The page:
New AMD RYZEN CPU benchmarks have leaked over at Chinese Baidu forums. The scores are pretty impressive which confirm that the company’s next-generation line of processors will target the enthusiast PC market.
The leaker benchmarked the RYZEN CPU in Cinebench R15 and Fritz Chess. This is allegedly the same chip that AMD used for demonstration in the New Horizon event last week. Based on the brand-new Zen architecture, RYZEN CPU features eight cores and 16 threads coupled with a shared 4 + 16 MB (L2 + L3) cache.
The AMD RYZEN chip offers a base clock speed of 3.4GHz, though there will be models with higher clock speeds. The chip features the Simultaneous Muti-threading capability, while delivering more than 40% IPC gain. Moreover, the TDP is rated at only 95W which is a remarkable feat to achieve considering the specs featured on RYZEN.
Moving to the leaked RYZEN CPU benchmarks, the chip scored 1188 points in Cinebench R15. For comparison, Intel’s Kaby Lake based Core i7-7700K scores 966 points at stock and 1083 points when overclocked to 5GHz as spotted in the latest leaked benchmarks.
The Broadwell-E processors such as the Core i7-6900K achieves 1500 cb points while the flagship Core i7-6950X reaches over 1800 cb points at stock clocks.
In Fritz Chess benchmark, RYZEN achieves a relative score of 36.86 points and 17693 Kilo Nodes per second. This is not quite as much of a comparison for the Core i7-6900K which delivers around 22500 points in the same benchmark, with the Core i7-6950X scoring beyond 24000 points.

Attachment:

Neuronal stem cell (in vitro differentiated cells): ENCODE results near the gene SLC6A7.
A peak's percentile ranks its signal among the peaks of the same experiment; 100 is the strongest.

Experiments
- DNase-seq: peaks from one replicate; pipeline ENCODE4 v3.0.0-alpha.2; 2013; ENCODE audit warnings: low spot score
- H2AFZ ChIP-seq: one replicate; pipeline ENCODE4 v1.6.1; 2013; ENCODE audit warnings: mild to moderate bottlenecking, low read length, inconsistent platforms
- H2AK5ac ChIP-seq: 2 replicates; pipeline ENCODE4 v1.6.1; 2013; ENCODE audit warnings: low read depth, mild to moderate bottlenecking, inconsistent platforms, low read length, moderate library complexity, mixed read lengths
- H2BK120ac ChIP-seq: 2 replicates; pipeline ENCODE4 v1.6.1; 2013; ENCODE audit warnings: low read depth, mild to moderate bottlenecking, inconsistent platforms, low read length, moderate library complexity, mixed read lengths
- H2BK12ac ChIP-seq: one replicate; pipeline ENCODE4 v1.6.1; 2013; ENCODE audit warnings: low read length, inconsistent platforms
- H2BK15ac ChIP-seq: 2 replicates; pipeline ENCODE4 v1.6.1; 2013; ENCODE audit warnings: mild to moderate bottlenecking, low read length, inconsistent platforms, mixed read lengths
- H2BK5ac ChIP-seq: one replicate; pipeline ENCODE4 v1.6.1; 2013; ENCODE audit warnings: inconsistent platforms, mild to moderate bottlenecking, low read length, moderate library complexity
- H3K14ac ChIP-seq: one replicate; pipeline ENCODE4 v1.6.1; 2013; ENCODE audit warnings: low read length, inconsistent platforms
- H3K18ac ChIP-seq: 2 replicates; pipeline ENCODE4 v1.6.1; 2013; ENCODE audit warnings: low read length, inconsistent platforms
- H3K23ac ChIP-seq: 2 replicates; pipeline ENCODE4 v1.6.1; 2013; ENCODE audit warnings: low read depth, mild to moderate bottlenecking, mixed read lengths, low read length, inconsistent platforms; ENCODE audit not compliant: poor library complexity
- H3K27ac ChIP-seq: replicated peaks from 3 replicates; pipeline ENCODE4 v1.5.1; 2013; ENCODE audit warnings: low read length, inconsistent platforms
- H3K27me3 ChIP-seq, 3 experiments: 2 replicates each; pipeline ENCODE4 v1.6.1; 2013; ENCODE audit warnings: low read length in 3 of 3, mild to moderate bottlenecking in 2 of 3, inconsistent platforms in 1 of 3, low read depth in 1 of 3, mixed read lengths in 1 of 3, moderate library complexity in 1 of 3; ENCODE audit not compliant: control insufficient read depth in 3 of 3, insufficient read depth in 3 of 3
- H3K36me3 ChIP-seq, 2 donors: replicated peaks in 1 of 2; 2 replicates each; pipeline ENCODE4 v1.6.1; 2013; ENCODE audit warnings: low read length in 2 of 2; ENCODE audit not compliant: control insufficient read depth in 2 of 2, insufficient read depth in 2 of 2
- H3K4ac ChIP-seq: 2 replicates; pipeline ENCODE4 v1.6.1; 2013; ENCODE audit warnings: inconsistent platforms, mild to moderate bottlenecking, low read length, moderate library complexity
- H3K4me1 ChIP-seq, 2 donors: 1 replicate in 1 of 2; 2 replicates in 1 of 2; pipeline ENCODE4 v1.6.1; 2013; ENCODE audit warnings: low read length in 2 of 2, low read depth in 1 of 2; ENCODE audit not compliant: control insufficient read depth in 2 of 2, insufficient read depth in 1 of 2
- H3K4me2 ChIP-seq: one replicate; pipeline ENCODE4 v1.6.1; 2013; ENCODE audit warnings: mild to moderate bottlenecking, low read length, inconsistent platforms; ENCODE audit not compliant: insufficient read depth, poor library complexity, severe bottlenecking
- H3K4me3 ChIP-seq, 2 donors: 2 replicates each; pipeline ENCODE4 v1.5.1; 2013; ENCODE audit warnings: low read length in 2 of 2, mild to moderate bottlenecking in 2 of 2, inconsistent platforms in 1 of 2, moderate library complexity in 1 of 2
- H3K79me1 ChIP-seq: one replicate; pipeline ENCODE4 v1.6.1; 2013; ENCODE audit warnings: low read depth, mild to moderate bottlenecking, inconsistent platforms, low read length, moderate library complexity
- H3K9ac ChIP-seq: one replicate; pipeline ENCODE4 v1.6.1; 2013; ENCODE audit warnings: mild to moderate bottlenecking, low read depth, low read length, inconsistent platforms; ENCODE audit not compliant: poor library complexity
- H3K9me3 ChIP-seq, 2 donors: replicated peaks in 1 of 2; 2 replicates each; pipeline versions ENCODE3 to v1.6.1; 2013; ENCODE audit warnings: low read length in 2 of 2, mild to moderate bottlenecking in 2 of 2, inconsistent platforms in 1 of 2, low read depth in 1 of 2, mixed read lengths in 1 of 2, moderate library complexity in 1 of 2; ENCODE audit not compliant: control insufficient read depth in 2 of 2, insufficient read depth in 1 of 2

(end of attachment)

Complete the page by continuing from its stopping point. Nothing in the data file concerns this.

The smaller Core i7-7700K based on Kaby Lake scores a relative score of 35.52 points and 17049 points in Kilo Nodes test at stock clocks.
The AMD RYZEN seems to have reached the Broadwell-E levels of performance at least, even if Intel still showcases better figures. Nonetheless, we advise you to treat the above RYZEN CPU benchmarks with caution as there is no detailed information on the test bench and settings.
AMD is set to launch RYZEN CPUs under Summit Ridge platform in the first quarter of 2017, around February – March. We should expect more details on RYZEN pricing and SKUs to arrive at CES 2017, which kick off in January.
Update [12:28 p.m on Dec. 20, 2016]: The original post over at Baidu forums has now been deleted and the moderator confirmed that the benchmarks were fake – actually run by using Xeon E5 2660 processor. I’m not deleting the post as it could help others who might have thought it to be a legitimate leak.